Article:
The projects featured on the posters included a pure mathematics project at Everett Community College (Washington), a six-year wildlife study conducted by dozens of students at Moreno Valley College (California), and two students’ examinations of plant extracts for cancer treatment at Muskegon Community College (Michigan).

During interviews, students’ earnestness, intellectual curiosity and clear-eyed plans to pursue careers in science, technology, engineering, or math permeated their responses.

Emily Sample, a freshman at Redlands Community College (Oklahoma), described flipping over rocks in streams to gather freshwater sponge cells in 21 locations. In the college’s lab she tallied info on 15 water parameters for each sample to test theories about what affects the sponges’ viability for a DNA bar-coding project. This project is one of several that CCURI developed as a low-cost ways for faculty to drop research experiences into existing science courses.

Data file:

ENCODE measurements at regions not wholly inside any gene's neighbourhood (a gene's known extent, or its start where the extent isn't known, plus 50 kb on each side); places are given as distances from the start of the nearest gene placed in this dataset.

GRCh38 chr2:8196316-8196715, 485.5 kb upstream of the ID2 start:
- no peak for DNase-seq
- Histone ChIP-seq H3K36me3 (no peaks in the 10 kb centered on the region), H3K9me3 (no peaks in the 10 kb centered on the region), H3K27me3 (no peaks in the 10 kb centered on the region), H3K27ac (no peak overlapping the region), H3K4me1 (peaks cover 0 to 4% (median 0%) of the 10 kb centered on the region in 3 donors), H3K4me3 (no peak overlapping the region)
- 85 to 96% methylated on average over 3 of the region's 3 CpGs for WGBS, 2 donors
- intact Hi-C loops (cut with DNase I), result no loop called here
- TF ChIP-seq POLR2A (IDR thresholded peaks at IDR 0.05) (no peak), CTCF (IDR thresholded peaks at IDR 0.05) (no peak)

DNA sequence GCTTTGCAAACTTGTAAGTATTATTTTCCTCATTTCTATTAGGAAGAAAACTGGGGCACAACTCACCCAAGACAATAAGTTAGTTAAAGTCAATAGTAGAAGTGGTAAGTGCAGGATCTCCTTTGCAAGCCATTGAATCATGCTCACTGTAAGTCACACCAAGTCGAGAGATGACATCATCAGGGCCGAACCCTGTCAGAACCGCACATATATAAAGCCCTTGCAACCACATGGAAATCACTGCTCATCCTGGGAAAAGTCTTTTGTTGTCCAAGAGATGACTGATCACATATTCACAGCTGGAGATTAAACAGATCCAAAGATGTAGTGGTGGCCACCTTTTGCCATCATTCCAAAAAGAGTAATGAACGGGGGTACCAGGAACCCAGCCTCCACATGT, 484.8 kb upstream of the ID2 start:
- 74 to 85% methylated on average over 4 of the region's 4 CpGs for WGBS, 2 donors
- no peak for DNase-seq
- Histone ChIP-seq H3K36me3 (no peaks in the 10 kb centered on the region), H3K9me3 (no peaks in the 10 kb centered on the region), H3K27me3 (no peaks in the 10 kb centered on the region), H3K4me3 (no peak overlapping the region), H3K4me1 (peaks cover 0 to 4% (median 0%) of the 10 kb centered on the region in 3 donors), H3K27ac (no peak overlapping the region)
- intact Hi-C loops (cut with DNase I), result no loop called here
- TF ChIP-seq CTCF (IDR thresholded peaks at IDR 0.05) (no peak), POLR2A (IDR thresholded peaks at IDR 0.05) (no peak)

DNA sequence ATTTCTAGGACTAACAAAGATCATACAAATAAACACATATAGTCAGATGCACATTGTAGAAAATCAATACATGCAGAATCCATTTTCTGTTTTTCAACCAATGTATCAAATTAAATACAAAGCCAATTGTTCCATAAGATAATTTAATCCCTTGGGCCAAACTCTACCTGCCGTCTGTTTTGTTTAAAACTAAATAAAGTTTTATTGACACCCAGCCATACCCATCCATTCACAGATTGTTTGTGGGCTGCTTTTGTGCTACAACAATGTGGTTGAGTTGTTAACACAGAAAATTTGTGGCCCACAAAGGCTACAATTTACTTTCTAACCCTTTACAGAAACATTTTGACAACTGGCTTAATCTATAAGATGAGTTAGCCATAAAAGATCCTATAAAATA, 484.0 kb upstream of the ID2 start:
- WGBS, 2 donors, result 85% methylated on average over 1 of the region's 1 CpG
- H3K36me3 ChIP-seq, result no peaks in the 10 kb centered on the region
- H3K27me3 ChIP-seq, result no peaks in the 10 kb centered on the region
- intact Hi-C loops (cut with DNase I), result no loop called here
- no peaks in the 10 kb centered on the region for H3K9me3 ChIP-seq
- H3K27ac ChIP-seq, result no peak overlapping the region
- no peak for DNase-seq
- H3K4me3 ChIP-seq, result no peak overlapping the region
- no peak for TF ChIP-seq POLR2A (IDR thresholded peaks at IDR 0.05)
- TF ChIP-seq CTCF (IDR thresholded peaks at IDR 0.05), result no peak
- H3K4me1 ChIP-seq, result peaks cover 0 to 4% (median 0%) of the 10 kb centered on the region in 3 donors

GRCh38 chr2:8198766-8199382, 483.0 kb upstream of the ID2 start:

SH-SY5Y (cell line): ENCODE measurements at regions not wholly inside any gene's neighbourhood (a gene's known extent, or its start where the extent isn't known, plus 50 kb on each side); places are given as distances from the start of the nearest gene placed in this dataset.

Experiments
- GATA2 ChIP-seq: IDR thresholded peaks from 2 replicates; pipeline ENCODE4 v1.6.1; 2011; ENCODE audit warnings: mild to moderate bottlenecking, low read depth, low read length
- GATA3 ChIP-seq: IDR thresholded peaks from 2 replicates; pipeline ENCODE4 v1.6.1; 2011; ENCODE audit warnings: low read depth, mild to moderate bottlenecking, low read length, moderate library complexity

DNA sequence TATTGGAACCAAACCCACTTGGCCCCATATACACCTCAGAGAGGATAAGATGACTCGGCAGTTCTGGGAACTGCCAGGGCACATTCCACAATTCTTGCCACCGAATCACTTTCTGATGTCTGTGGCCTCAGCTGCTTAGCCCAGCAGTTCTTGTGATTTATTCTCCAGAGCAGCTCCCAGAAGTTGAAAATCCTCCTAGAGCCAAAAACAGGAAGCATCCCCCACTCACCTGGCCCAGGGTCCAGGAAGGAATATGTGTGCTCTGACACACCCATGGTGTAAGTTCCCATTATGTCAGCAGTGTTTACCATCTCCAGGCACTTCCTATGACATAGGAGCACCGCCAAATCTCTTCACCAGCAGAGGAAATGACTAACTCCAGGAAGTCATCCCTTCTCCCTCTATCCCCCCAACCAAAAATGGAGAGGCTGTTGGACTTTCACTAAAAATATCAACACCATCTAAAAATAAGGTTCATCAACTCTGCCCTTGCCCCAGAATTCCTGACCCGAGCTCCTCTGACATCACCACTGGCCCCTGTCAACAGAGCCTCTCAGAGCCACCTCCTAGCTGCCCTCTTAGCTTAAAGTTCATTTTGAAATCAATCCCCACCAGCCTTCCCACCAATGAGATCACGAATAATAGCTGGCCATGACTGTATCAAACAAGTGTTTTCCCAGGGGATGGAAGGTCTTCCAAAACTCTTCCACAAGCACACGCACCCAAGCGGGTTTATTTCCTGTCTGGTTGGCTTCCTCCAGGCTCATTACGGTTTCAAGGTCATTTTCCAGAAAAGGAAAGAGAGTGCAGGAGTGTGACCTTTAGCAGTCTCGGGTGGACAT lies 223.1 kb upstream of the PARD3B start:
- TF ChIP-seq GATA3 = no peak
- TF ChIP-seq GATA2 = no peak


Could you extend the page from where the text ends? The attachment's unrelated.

“I want to do more research lab work. I like stuff like this. But I want to use this data and the information it taught me to apply it to research for medical needs. That’s what I’m really passionate about,” she said.

Related story: Exploring research experiences at community colleges

Chanele Rodriguez summarized multiple semesters of research on the energy storage potential of ionic liquids that she and other Queensborough Community College students did as interns at Brookhaven National Laboratory. Rodriquez is currently enrolled in a baccalaureate civil engineering program at New York University where she learned that ionic liquids are also being studied for non-destructive testing. So, she’s optimistic that her community college research may have practical implications during her career.